There’s a home-grown company in my region that pops up in the news now and then. They make baseball bats. Wooden bats, out of maple.
Maybe you prefer metal bats. Maybe (like me) you don’t even follow baseball.
But it’s easy to like a story about small and local getting good results.
And it’s easy to get a bit sentimental about maples. Such a darned nice tree!
Maple gives us astonishing beauty this time of year. Maple makes lovely floors and furniture. Maple burns hot and slow in the winter wood stove. Maple syrup heralds spring. The Maple leaf symbolizes Canada. It’s an easy species to like. But I think this is supposed to be about baseball.
As Wayne Scanlan explains in this Ottawa Citizen article, Sam Bat in Carleton Place made the bat used by Miguel Cabrera – baseball’s first Triple Crown hitter (in batting) since Boston’s Carl Yastrzemsk back in 1967.
To me “Triple Crown” means something on four legs that wins the Kentucky Derby, the Preakness and the Belmont Stakes. But, of course, the term is important in baseball too, as explained in this Wikipedia entry.
Sam Bat was founded by Sam Holman, a career stage hand for National Arts Centre in Ottawa, Ontario. Here’s a “backgrounder” about that from another local success story – Lee Valley Tools. More about the how and why of the company’s origins are also found on the Sam Bat website.
Jim and Arlene Anderson bought a majority stake in the company after Holman wanted to slow down a bit. The Andersons established the current base of operations in Carleton Place. Here’s a video by Scott Parker featuring Jim Anderson that goes with the Citizen article. (Sam Holman and Paul Balharrie are part-owners as well.) A few more details from the print article:
Like the game itself, the company has found a rhythm — it buys maple logs from a “trade secret” source, and the logs are cut and treated at a kiln in east Ottawa before being shipped across Highway 7 to Carleton Place for the final bat production. The plant is 7,500 square feet, with room to expand if needed. Sam Bat employs 12 people.
Good going, Sam Bat!
And here I will digress into memory lane territory.
My home state of Hawaii had (has) no major league baseball team. There was a triple-A team, the Hawaii Islanders, but they were based on the island of Oahu and I grew up on Maui.
Besides living on what used to be called an “outer island”, I also grew up in the sticks. Hardly anyone to play with besides my two older brothers. (Note: the preferred term is now “neighbor island”, to suggest equality between each one.)
I wanted to join Little League. But we’re talking the dark ages, back when girls could not do that sort of thing. Besides that, this was not an era when parents automatically chauffeured kids around. (What? Join a team? No, just go outside and play!)
So we three (plus any other kids we could find) used to play a game called “roll bat”.
Roll bat is perfect for too-few players. If you had a ton of kids, you could have a pitcher and a catcher. But that usually wasn’t possible in our games. No teams either. It’s everyone for themselves.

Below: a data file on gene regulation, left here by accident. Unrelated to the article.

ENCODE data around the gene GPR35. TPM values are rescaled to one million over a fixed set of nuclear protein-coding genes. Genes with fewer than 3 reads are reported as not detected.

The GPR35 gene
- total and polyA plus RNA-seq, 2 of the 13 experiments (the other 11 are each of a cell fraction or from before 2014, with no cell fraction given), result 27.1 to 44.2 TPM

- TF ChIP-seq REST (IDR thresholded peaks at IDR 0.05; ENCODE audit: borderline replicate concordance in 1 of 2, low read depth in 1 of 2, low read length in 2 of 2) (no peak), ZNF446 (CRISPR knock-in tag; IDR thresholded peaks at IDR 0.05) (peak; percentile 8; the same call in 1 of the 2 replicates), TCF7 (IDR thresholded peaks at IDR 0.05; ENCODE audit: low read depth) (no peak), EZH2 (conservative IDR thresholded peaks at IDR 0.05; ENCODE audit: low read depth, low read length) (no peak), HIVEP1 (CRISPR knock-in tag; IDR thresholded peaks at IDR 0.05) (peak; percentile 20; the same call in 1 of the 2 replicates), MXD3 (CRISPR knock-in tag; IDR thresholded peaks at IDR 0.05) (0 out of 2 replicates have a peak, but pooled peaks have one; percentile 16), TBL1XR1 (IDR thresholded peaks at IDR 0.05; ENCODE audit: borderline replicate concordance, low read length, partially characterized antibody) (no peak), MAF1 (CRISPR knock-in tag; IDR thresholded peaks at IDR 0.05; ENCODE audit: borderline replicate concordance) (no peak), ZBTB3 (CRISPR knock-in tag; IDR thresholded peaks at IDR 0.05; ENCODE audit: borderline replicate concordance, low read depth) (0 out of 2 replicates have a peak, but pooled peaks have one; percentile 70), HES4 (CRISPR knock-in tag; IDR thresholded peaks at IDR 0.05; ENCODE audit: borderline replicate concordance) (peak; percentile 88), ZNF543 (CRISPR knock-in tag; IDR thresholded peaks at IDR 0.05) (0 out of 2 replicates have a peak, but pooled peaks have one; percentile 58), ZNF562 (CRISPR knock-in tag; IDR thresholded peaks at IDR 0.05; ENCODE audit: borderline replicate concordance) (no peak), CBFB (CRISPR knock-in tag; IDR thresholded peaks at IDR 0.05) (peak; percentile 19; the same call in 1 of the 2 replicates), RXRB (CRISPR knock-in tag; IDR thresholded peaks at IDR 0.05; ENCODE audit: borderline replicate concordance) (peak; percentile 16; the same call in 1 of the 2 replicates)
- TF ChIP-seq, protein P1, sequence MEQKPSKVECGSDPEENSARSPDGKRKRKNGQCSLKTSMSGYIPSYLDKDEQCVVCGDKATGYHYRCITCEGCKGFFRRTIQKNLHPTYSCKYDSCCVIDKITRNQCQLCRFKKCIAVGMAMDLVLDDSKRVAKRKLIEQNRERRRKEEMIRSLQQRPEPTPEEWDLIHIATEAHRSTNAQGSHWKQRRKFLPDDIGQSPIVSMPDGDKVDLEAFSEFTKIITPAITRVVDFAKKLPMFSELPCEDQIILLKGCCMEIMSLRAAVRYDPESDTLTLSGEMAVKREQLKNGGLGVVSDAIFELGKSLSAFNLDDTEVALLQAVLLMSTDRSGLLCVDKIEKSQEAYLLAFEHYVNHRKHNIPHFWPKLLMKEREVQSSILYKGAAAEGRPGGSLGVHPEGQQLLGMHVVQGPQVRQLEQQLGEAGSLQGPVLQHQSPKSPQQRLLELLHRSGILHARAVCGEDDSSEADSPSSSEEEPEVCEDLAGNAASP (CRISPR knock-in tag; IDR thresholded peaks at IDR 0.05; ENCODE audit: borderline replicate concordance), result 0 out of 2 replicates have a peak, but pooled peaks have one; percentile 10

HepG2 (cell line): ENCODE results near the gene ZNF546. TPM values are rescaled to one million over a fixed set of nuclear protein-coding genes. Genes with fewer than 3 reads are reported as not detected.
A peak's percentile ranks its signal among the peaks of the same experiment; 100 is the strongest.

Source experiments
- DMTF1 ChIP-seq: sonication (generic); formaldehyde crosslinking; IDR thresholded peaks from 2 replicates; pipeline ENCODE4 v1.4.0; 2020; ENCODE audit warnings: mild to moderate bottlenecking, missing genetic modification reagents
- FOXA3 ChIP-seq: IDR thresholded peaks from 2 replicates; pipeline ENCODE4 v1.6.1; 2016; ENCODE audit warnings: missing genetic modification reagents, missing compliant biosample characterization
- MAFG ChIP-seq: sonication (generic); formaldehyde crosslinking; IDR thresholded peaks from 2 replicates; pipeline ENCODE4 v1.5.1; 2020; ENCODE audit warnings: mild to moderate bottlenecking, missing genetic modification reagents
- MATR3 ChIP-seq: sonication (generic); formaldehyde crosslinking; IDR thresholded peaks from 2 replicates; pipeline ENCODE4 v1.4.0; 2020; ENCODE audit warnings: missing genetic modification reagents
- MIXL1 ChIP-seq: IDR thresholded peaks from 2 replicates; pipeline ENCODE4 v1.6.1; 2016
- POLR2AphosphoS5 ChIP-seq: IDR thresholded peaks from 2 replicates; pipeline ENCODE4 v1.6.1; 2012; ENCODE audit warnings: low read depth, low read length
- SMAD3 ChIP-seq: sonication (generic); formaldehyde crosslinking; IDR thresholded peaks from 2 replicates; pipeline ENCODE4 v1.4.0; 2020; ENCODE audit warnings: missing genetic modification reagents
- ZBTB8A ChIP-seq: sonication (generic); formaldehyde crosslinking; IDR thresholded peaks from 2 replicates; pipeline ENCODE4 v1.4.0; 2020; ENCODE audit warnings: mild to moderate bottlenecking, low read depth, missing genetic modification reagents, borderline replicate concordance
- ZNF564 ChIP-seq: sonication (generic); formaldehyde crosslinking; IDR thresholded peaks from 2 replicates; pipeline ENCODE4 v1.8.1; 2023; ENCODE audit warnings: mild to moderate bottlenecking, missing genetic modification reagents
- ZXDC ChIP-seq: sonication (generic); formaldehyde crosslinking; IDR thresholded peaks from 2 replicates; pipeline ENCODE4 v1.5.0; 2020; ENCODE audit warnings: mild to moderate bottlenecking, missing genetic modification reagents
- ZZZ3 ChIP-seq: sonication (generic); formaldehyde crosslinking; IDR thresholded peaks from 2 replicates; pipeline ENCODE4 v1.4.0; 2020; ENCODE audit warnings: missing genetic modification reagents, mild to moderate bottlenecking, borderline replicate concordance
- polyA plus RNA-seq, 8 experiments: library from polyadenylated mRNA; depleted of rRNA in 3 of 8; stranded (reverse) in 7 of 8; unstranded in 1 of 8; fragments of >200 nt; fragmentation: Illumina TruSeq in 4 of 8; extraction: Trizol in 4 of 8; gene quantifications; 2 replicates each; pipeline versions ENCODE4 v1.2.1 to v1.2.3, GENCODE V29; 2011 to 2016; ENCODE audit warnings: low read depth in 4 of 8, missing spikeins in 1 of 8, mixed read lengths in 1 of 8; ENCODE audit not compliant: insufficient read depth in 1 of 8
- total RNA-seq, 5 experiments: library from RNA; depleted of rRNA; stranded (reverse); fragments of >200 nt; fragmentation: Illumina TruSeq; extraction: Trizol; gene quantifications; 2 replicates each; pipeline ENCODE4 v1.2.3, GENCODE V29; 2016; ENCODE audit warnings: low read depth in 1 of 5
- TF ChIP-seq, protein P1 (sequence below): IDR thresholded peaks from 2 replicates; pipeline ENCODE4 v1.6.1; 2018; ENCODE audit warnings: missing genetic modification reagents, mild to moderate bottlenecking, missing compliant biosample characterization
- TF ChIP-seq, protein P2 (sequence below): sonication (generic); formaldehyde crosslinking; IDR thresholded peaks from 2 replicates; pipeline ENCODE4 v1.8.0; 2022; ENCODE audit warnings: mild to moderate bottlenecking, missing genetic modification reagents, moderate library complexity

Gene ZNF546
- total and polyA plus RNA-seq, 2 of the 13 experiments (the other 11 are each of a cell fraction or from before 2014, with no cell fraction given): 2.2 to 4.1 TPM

Minus a pitcher, the batter self-pitches to hit into the open space. Fielders go where they want, crowding in for weaker hitters (like me, at first) spreading wide for the big kids. Oh, it felt good when I could finally hit long ones and keep the fielders guessing.
Catch any fly and the batter is out. That fielder goes in to bat.
If a fielder collects a grounder he/she needs to try get as close to the batter as possible. The fielder is allotted a series of throws to re-gain that ground. Throw the ball into the air ahead of yourself and run like heck to catch it! If you miss, the ball goes back to the batter and play resumes.
When the allotted number of successful throw/catches are used up, the fielder could end up anywhere from 2-20 feet in front of the batter. The batter must lay the bat down on the ground and stand behind it. The fielder then throws or rolls the ball at the bat. (“Roll bat”, get it?)
If the ball hits the bat, the fielder gets to be batter. But if the ball bounces up and is caught by the batter, he/she remains at bat.
I adore roll bat! It’s very flexible and required a wide variety of skills. The balance of offense and defense was also pretty interesting. Sometimes we played it where the batter had to call out the number of throws before the bat. (Two. Five!!) Lots of room for fake outs and psych jobs. Or mercy.
Besides offering a real challenge, roll bat was also very funny. It’s hard to throw yourself closer. Some of the mis-judged attempts involve outrageous attempts, be they successes or failures. You had to study the difference between what you thought you needed/wanted and what was actually possible.
In Box readers, do any of you recognize this game? Did my big brothers make it up? If it exists beyond our little circle, what other names does it go by? Because I can’t find it under “roll bat”.
My favorite bat? It was some sort of Little League product with some signature branded in. (I did say that I didn’t follow major league baseball!)
It was definitely made of wood.
It swung like a dream.
You know what? I bet I still have it , somewhere in the garage.
(After a short hunt.) Yup. Found it! See photo, above. (Occasionally being a pack rat pays off.)
Well, look there! “Henry Aaron“.
Now that I am grown the signature even means something to me.
That bat’s a keeper.